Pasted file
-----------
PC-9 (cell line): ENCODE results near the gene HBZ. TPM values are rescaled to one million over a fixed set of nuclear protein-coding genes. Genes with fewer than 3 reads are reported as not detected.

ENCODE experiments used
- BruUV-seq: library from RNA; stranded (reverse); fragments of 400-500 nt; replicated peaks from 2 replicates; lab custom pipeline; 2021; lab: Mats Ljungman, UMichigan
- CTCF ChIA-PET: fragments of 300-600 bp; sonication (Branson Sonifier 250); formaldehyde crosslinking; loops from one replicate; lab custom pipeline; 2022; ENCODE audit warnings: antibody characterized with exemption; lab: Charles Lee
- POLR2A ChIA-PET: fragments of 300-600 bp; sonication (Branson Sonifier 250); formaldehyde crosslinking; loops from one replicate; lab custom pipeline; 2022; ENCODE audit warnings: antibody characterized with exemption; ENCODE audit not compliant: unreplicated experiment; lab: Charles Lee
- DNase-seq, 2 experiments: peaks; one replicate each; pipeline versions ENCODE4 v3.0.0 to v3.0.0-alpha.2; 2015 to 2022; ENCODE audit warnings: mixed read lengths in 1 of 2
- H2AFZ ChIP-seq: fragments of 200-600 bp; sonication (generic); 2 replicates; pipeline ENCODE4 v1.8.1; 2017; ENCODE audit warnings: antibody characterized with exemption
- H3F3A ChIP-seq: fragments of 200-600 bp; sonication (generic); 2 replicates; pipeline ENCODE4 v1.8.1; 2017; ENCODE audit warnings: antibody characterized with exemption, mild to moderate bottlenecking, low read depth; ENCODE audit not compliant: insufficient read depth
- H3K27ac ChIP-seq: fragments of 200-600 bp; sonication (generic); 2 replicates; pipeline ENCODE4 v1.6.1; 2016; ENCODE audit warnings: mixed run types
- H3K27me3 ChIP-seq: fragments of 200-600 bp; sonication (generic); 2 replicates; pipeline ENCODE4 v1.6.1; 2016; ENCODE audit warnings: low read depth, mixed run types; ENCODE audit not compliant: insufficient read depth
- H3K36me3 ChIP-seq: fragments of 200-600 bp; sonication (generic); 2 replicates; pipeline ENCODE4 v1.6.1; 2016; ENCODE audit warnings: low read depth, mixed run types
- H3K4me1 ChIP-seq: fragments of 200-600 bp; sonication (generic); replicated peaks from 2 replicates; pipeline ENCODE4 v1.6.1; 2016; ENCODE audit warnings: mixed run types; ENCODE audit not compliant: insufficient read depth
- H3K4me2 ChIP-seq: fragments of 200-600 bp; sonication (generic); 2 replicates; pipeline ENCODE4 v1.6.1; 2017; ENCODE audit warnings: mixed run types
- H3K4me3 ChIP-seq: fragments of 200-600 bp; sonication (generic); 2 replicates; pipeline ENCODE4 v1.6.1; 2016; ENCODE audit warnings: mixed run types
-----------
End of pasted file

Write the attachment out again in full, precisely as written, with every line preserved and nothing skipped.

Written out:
PC-9 (cell line): ENCODE results near the gene HBZ. TPM values are rescaled to one million over a fixed set of nuclear protein-coding genes. Genes with fewer than 3 reads are reported as not detected.

ENCODE experiments used
- BruUV-seq: library from RNA; stranded (reverse); fragments of 400-500 nt; replicated peaks from 2 replicates; lab custom pipeline; 2021; lab: Mats Ljungman, UMichigan
- CTCF ChIA-PET: fragments of 300-600 bp; sonication (Branson Sonifier 250); formaldehyde crosslinking; loops from one replicate; lab custom pipeline; 2022; ENCODE audit warnings: antibody characterized with exemption; lab: Charles Lee
- POLR2A ChIA-PET: fragments of 300-600 bp; sonication (Branson Sonifier 250); formaldehyde crosslinking; loops from one replicate; lab custom pipeline; 2022; ENCODE audit warnings: antibody characterized with exemption; ENCODE audit not compliant: unreplicated experiment; lab: Charles Lee
- DNase-seq, 2 experiments: peaks; one replicate each; pipeline versions ENCODE4 v3.0.0 to v3.0.0-alpha.2; 2015 to 2022; ENCODE audit warnings: mixed read lengths in 1 of 2
- H2AFZ ChIP-seq: fragments of 200-600 bp; sonication (generic); 2 replicates; pipeline ENCODE4 v1.8.1; 2017; ENCODE audit warnings: antibody characterized with exemption
- H3F3A ChIP-seq: fragments of 200-600 bp; sonication (generic); 2 replicates; pipeline ENCODE4 v1.8.1; 2017; ENCODE audit warnings: antibody characterized with exemption, mild to moderate bottlenecking, low read depth; ENCODE audit not compliant: insufficient read depth
- H3K27ac ChIP-seq: fragments of 200-600 bp; sonication (generic); 2 replicates; pipeline ENCODE4 v1.6.1; 2016; ENCODE audit warnings: mixed run types
- H3K27me3 ChIP-seq: fragments of 200-600 bp; sonication (generic); 2 replicates; pipeline ENCODE4 v1.6.1; 2016; ENCODE audit warnings: low read depth, mixed run types; ENCODE audit not compliant: insufficient read depth
- H3K36me3 ChIP-seq: fragments of 200-600 bp; sonication (generic); 2 replicates; pipeline ENCODE4 v1.6.1; 2016; ENCODE audit warnings: low read depth, mixed run types
- H3K4me1 ChIP-seq: fragments of 200-600 bp; sonication (generic); replicated peaks from 2 replicates; pipeline ENCODE4 v1.6.1; 2016; ENCODE audit warnings: mixed run types; ENCODE audit not compliant: insufficient read depth
- H3K4me2 ChIP-seq: fragments of 200-600 bp; sonication (generic); 2 replicates; pipeline ENCODE4 v1.6.1; 2017; ENCODE audit warnings: mixed run types
- H3K4me3 ChIP-seq: fragments of 200-600 bp; sonication (generic); 2 replicates; pipeline ENCODE4 v1.6.1; 2016; ENCODE audit warnings: mixed run types